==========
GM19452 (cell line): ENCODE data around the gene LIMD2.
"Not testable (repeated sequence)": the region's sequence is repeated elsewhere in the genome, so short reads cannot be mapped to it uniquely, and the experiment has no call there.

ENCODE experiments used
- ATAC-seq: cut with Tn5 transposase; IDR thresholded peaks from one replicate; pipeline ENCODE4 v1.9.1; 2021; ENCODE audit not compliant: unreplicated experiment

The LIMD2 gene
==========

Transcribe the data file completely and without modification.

GM19452 (cell line): ENCODE data around the gene LIMD2.
"Not testable (repeated sequence)": the region's sequence is repeated elsewhere in the genome, so short reads cannot be mapped to it uniquely, and the experiment has no call there.

ENCODE experiments used
- ATAC-seq: cut with Tn5 transposase; IDR thresholded peaks from one replicate; pipeline ENCODE4 v1.9.1; 2021; ENCODE audit not compliant: unreplicated experiment

The LIMD2 gene